Lawyers gathered at the Philadelphia municipal court on Thursday in a status hearing to determine the next trial date for 30 of the 52 people arrested during the Occupy Philadelphia protests on Nov. 30.
Included were School of Social Policy & Practice assistant professor Toorjo Ghose, College senior Ellie Dugan and former Penn student Will Darwall, who all rejected the court’s offer of the Accelerated Misdemeanor Program at their preliminary hearing on Dec. 6. The program would have included community service hours and court fees. In yesterday’s status hearing, the judge determined their next trial date to be April 26, a day when most of the defendants and all the defending lawyers will be available for a full-day trial.
Ghose, Dugan and Darwall, along with the 52 arrested, were all charged with failure to disperse upon official order, conspiracy failure to disperse upon official order and obstructing a highway.
Lawrence Krasner, Ghose’s attorney, has defended protester cases similar to this one for over 10 years and said he has won 95 percent of them. “The defendants are going to be found not guilty, and that is because their behavior was morally and legally appropriate,” he said.
Most conspiracy cases are charged based on evidence that surrounds the particular incident, which can often be circumstantial, according to Paul Hetznecker, an attorney defending three co-defendants who are unaffiliated with the University.
A conspiracy would be proven in the case of agreement among those prosecuted to commit the crime, Hetznecker added. He does not believe that there is any evidence to prove conspiracy in this case.
“Our position has always been that they have a first amendment right to protests and that the police cannot simply in an unfettered way decide … at what point a particular demonstration and exercise of a first amendment right must end,” he said.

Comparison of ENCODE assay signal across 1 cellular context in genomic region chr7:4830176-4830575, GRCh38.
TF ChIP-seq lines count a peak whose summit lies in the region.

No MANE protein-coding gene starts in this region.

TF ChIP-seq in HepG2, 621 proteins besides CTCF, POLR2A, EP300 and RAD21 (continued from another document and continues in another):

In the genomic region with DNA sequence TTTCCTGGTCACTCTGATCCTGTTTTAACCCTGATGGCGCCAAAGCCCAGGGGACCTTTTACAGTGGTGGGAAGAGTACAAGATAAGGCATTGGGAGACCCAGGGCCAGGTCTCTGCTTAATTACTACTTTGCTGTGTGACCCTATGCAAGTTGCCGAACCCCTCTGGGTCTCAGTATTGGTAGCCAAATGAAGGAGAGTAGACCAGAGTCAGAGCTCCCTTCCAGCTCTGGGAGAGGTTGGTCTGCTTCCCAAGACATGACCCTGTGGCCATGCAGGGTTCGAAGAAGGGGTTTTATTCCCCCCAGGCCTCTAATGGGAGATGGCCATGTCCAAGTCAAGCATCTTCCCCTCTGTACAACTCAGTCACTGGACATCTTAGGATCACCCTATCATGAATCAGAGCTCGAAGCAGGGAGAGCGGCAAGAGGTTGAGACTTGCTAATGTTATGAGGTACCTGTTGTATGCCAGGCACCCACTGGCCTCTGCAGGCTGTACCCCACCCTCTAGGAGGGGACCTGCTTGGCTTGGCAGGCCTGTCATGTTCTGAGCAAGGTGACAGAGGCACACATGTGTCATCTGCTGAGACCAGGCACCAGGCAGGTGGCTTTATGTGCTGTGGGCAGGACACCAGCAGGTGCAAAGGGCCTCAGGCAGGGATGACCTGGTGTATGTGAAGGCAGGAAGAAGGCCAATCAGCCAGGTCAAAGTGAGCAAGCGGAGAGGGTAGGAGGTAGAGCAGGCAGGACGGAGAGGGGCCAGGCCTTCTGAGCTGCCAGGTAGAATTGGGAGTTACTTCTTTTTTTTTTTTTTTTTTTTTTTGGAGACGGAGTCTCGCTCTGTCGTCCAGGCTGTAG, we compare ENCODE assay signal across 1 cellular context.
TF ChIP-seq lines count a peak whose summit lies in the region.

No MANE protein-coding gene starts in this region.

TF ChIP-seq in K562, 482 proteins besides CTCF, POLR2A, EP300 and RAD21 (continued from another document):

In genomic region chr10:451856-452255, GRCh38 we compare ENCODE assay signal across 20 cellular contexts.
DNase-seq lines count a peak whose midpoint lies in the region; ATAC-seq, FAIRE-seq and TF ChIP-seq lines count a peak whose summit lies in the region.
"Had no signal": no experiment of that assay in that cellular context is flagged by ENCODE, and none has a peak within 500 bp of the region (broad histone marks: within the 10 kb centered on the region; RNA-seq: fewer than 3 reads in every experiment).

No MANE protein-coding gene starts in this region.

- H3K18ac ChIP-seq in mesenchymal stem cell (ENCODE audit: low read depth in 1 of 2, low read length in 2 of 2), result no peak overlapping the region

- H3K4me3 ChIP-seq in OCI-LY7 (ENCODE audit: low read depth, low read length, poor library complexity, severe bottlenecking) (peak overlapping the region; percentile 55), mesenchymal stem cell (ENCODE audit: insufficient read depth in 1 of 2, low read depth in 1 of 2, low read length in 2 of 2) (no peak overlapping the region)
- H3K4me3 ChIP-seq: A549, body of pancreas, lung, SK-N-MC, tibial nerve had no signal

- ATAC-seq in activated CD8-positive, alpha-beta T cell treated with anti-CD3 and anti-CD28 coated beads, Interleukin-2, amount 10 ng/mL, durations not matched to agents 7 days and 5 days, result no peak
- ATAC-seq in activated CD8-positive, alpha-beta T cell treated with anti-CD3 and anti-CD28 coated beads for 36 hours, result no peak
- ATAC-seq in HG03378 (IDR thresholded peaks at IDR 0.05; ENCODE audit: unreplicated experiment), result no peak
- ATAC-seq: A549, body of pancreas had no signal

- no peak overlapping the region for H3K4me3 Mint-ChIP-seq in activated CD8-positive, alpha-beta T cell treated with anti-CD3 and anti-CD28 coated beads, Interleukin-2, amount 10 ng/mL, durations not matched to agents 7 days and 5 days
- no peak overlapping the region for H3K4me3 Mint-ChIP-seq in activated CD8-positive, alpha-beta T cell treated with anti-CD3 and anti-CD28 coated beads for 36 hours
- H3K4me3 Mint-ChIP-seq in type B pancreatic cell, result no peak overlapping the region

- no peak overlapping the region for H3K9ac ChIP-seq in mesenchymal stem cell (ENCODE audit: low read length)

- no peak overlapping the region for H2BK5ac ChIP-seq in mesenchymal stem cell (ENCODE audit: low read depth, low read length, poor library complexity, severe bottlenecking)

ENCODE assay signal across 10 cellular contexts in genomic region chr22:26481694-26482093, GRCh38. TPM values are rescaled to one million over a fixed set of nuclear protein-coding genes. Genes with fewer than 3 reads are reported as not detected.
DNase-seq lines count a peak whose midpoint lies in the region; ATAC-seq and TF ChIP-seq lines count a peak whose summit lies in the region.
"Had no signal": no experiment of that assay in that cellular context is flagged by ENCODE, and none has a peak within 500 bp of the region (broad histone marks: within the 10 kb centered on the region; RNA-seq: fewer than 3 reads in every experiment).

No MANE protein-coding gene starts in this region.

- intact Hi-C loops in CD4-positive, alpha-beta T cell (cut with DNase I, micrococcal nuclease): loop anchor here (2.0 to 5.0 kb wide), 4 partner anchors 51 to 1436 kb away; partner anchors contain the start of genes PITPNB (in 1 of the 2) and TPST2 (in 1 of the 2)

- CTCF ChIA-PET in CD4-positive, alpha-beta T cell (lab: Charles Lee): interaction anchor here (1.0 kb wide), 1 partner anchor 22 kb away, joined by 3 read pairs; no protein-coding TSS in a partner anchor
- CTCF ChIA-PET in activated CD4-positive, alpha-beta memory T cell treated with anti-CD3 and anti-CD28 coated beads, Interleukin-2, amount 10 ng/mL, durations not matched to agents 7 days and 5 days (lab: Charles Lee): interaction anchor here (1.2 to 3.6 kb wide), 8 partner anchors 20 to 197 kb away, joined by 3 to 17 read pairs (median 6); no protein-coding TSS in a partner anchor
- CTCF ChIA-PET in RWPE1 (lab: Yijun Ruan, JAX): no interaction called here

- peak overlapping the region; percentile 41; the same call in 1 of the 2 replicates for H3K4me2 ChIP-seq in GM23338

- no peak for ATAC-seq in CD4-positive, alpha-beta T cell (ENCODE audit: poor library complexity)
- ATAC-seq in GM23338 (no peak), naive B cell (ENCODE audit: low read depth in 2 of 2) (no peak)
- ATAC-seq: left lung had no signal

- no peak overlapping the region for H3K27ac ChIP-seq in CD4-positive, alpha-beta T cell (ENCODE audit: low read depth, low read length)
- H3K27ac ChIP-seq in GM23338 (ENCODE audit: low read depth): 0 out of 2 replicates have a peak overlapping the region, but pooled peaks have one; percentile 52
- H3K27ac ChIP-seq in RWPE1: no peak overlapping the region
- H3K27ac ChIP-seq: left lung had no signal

All three of the lawyers representing Penn community members are working pro bono. “We’re all donating our time and I’m proud to do it,” George Newman, Dugan’s lawyer, said.
Darwall has been on a leave of absence from Penn for two academic years. While he was waiting for his trial, he was just “living his life.”
Ghose and Dugan could not be reached for comment.
Two other Penn students — College junior Moshe Bitterman and College sophomore Emma Johnson — were arrested that night and charged with the same offenses.
The Philadelphia municipal court closed their cases on Jan. 10. Johnson and Bitterman chose to take the court’s offer to partake in the Accelerated Misdemeanor Program, which required them to pay a fine of $199.50 and complete 12 hours of community service. Only 30 percent of the defendants chose to take the AMP option, according to Krasner.
Students from other schools were arrested as well. “I think the arrest was an invasion of our freedom of speech to peacefully assemble and gather on the sidewalk,” Evan Hoskins, a Temple sophomore, said.
One co-defendant was arrested even though he was not actively protesting.
“I came because I saw it on the news, and I wanted to film it,” Brad Neate, a Philadelphia resident, said. “I got sucked in.” He added that although he is not a part of Occupy, he does support the movement.Comments powered by Disqus
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